- 45 tooth gear - smaller -junk box, 3D printer, laser cutter
- clock face - 3D printer, laser cutter
- Brass tubing - 1/8" diameter - 1 piece about 3/4" long - Amazon or eBay or hardware store
- Brass tubing - 3/32" diameter - 1 piece about 1.5" long and 1 piece about 5/8" long - Amazon or eBay or hardware store
- DUBRO collar - 1/8" - Amazon or eBay
- DUBRO collar - 3/32" or 1/16", drilled out to 3/32" - Amazon or eBay
- minute hand - 3D printer, laser cutter or hand cut
- hour hand - 3D printer, laser cutter or hand cut
- Wemos D1 - Amazon or eBay
- Arduino Pro Mini - Amazon or eBay
- DFPlayer - Amazon and BangGood
- Micro SD Card - 1 or 2 gig (for DFPlayer) - junk box, Amazon or eBay
Step 29: The Arduino Hardware
While it might be possible to get this clock working with just an ESP8266, the board that connects to WiFi to set the clock's time, I found that using both an Arduino Pro Mini and a Wemos D1 gave me more flexibility and more pins to connect to the clock mechanism. The prototype clock circuits were build on circuit board that I designed for another purpose. It did have accommodations for both the Pro Mini and the DFPlayer so very few modifications were needed to adapt it to the clock.
Detailed information on the DFPlayer and the MP3 files that are used for the Westminster Chimes is on my web page here: http://www.trainelectronics.com/Arduino/LED_Matrix/Chimes/index.htm
This page includes a link to download the MP3 files that I used.
Step 31: Components
The main components that are used are shown in the next two photos. The circuit board needs minor modifications to work with the clock. Clockwise from the upper left: Arduino Pro Mini, DFPlayer, 1 GB micro SD card, Wemos D1, circuit board, 10uf tantalum cap, and a 7805 voltage regulator.
Step 32: Combine Boards
To simplify wiring and make a more secure circuit I opted to attach all four boards together with hot glue and wooden rods.
Step 33: Schematic
The wiring diagram shows the two stepper motors, the Pro Mini, the DFPlayer, the Wemos D1 and the two Hall Effect sensors and how they are all wired together. Note that the stepper motors work from the same 5 volt power supply that operates the rest of the circuit.
This makes things much simpler! If you opt to use 6 or 7 volts for the steppers just be sure to have a common ground to the rest of the circuit.
Step 34: The Electronics
I built the main board, that houses the power supply, Pro Mini and DFPlayer using a circuit board that I designed for another project. My notes on using that board are shown here. You could also use a prototyping board and solder wires to connect the various pins on the circuit.The three traces that need to be cut on the top of the board are shown here...
... and the five on the back are here.
The wiring on the back is shown here. The resistor between the TX on the Wemos D1 and the RX on the DFPlayer is in a piece of clear tubing to insulate it. The larger sized red & black wires connect +5 and ground from board-to-board. The thin blue wires go to the Hall sensor pins and the small white wires go to the DFPlayer and Wemos D1.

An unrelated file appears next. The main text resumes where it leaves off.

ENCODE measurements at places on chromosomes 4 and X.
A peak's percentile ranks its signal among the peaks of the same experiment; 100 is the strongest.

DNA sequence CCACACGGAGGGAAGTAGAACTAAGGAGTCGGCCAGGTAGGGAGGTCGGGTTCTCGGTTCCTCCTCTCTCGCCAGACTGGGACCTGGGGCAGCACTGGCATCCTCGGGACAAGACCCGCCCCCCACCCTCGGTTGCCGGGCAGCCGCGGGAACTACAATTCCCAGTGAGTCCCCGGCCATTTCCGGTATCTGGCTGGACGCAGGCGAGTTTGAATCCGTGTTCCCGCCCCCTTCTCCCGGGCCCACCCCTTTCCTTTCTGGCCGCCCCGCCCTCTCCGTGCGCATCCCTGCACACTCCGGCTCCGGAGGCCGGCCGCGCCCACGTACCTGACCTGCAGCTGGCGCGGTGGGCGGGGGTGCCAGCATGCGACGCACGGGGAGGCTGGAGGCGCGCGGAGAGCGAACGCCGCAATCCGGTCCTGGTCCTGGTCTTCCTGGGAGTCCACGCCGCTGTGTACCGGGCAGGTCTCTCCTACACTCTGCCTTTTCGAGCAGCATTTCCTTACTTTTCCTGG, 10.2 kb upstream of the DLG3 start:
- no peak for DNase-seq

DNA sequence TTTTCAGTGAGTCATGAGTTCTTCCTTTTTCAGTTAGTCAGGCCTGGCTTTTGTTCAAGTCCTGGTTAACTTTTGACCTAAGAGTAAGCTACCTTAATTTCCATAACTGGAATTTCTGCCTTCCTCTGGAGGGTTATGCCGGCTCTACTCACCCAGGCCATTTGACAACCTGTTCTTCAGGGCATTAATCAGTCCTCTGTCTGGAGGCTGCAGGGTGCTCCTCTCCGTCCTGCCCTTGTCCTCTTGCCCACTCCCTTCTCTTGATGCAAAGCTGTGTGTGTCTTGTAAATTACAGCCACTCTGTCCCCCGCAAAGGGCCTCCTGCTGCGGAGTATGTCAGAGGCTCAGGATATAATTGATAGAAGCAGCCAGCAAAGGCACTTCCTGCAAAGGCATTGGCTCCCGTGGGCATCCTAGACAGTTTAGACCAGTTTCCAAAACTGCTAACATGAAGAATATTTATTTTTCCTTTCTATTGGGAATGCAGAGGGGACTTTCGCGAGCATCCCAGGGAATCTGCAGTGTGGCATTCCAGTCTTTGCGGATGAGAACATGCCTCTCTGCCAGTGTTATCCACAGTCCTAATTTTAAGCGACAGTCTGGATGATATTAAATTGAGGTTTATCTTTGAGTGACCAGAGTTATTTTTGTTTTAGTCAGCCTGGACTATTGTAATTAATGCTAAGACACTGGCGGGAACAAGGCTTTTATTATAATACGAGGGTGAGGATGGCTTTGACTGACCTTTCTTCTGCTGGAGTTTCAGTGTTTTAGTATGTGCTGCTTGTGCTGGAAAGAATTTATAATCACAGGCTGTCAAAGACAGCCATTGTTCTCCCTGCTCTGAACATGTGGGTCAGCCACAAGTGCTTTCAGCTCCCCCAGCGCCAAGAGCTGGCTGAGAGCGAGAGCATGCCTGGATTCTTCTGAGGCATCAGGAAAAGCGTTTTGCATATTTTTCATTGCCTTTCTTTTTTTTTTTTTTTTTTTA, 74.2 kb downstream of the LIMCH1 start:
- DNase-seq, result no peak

Here is the back of the clock showing the two stepper motors. The diagonal strip of wood is the one that supports the central shaft. The two small black screws secure it to the clock face.
Step 38: Initial Setup
When you first run the program the hands will rotate until each magnet is detected. At this point the hands should both be straight up pointing to 12. If they are not, disconnect the power, loosen the set screws and align them properly. Make sure that you have inserted your WiFi SSID and password into the Wemos program. Once the hands are aligned and the network is identified the clock should set the hands based on the current time.
There are a number of Serial print statements in the code that can be used to debug any issues you might have. Just use the IDE's serial monitor to view them - the baud rate needs to be set to 9600
Step 39: Accuracy
The clock is quite accurate due to its getting the time from an Internet time server. The hands do have some backlash, play or "slop" in their movements due to imperfections in the inexpensive stepper motors. You can easily move the hands a minute or two either way.
Step 40: Improvements
- reset at midnight (or some other hour)
- restrict chimes to waking hours
- larger clock face
Step 41: Clock & Gear Files
The laser cut parts of the clock were designed in CorelDraw and cut with a generic eBay laser cutter. This laser cutter interfaces directly with CorelDraw. The file I made is here:
StepperMotor-9-ratio-change-ALL-V4.cdr You can print to most laser cutters from a PDF file, too - a PDF version of the file is here:
The gears and hands could also be printed on a 3D printer. The PDF file should help with this.
There are two Arduino files. The first one is for the Wemos D1. You can download it here:
The file for the Pro Mini is here:
Both of these files are stored on my web page (TrainElectronics.com) and will be updated as the software is updated.
Step 42: Conclusion
I think you will find the end result of this project to be an interesting & pleasing clock. I hope gives you as much satisfaction as it has given me.
If you build one please send me a photo and your impressions of the unit. While the code provided here does work well I am also sure that it can be improved.
If you make any changes to the code that you would like to share please let me know.